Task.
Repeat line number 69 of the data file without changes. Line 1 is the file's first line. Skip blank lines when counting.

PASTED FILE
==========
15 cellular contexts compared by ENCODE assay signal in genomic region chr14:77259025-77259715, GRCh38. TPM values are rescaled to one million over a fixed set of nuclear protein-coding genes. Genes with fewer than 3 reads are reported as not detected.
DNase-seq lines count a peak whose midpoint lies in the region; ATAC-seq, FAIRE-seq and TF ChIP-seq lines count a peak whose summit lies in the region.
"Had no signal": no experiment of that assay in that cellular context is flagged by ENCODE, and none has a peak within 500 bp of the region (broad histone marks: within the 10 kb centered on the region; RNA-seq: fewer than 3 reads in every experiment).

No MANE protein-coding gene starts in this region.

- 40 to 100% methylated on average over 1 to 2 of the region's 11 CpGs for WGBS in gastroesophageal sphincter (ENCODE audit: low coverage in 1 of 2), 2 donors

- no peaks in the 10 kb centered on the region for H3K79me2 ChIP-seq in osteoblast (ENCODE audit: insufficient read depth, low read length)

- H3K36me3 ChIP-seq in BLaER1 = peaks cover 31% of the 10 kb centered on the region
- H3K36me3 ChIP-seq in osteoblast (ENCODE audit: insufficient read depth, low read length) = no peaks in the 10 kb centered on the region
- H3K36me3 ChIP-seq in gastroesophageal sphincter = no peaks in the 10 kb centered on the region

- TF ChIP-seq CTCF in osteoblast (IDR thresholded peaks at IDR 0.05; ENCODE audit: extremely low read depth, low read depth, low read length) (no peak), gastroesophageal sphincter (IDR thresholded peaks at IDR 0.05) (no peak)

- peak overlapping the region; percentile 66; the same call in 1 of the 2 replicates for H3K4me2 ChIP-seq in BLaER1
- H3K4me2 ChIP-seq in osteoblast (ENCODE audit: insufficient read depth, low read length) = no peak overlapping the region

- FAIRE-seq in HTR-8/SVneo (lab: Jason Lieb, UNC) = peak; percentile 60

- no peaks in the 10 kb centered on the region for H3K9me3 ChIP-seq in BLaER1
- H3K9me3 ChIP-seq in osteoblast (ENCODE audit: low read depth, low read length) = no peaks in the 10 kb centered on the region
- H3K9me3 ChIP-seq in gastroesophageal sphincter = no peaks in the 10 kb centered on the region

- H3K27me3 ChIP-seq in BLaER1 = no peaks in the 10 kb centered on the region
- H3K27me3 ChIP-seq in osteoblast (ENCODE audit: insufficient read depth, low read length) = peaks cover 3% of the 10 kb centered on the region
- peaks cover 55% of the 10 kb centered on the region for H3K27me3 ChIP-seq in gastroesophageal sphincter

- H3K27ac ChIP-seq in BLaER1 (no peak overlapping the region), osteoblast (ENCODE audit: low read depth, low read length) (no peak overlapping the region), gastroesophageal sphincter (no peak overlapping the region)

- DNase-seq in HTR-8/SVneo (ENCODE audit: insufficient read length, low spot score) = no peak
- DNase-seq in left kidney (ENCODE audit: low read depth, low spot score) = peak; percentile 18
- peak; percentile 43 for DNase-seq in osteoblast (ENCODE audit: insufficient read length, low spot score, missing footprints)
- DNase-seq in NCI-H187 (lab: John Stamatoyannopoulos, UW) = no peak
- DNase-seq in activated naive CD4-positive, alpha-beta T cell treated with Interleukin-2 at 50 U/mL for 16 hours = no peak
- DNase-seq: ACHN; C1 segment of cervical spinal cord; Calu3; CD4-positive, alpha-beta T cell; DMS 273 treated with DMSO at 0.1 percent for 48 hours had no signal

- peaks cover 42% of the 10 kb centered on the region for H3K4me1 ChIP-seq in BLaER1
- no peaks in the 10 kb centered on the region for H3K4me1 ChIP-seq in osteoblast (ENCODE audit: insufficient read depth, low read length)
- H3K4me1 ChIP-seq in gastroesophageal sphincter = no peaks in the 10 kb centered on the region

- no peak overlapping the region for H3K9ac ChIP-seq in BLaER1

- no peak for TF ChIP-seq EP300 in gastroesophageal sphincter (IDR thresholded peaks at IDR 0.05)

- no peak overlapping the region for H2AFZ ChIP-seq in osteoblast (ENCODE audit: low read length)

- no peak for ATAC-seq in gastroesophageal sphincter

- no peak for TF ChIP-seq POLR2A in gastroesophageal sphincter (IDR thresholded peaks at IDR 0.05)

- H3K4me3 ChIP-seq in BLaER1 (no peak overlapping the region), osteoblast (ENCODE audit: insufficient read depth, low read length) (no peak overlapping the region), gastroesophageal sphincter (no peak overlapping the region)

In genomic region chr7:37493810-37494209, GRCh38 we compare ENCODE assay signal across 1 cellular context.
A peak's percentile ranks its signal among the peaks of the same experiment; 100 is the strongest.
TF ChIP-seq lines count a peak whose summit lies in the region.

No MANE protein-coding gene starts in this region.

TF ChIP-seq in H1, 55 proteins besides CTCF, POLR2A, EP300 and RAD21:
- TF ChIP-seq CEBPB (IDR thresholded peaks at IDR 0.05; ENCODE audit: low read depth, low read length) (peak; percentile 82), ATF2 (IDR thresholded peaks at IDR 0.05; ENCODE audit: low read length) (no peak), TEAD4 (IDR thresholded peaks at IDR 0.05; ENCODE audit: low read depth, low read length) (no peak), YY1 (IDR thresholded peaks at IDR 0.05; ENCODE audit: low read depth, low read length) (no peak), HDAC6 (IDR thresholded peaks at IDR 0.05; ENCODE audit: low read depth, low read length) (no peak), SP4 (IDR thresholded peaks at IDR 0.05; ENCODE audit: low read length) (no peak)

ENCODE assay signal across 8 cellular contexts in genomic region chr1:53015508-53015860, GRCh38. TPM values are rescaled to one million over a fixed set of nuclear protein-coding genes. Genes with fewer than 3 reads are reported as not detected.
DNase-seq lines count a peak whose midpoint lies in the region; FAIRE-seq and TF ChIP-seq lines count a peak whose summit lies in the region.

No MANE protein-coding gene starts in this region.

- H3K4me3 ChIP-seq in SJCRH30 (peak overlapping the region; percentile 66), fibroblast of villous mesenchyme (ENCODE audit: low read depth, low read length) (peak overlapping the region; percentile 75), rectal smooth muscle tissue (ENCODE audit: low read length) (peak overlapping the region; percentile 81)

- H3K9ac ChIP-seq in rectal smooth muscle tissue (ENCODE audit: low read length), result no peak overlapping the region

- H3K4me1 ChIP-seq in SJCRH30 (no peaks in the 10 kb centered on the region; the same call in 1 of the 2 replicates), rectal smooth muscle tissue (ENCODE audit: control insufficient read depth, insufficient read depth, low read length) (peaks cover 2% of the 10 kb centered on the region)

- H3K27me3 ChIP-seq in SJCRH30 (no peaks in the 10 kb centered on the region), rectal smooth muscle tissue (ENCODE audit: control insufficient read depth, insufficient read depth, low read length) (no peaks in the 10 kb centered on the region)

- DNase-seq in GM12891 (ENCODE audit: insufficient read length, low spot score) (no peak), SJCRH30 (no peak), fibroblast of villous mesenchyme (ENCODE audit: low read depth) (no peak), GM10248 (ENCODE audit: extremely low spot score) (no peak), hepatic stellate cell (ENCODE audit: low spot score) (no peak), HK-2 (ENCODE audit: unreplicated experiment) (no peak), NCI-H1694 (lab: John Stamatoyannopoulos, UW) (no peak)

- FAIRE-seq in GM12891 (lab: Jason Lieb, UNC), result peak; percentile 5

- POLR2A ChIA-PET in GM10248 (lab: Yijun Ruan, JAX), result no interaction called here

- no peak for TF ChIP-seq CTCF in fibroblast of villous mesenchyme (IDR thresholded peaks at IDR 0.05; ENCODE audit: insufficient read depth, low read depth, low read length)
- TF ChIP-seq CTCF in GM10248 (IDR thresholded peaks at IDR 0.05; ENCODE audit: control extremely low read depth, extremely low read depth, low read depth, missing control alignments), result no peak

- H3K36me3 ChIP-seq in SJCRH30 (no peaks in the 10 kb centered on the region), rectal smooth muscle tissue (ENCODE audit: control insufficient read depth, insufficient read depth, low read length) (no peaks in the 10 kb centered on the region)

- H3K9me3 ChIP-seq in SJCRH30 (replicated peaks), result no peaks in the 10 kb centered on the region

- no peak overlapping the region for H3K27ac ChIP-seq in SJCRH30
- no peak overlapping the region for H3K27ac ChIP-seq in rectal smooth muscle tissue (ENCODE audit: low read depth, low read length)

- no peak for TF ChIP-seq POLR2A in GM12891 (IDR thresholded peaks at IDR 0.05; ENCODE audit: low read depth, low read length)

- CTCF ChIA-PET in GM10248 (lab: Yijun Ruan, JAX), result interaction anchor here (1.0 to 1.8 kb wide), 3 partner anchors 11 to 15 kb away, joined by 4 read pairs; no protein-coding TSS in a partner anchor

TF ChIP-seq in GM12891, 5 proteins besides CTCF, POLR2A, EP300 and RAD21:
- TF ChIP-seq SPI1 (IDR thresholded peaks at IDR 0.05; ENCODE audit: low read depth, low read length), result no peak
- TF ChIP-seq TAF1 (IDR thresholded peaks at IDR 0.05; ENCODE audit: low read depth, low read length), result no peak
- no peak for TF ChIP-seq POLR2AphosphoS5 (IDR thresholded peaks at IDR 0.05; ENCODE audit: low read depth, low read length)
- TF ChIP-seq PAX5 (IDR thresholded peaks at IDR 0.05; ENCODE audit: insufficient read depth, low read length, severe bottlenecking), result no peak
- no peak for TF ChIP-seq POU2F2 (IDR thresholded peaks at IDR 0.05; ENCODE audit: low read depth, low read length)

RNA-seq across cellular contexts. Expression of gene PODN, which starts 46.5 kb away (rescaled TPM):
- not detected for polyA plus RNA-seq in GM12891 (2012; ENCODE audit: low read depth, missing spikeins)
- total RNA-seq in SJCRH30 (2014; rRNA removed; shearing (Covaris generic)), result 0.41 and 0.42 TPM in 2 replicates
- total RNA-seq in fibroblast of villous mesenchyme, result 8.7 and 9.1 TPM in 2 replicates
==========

- total RNA-seq in fibroblast of villous mesenchyme, result 8.7 and 9.1 TPM in 2 replicates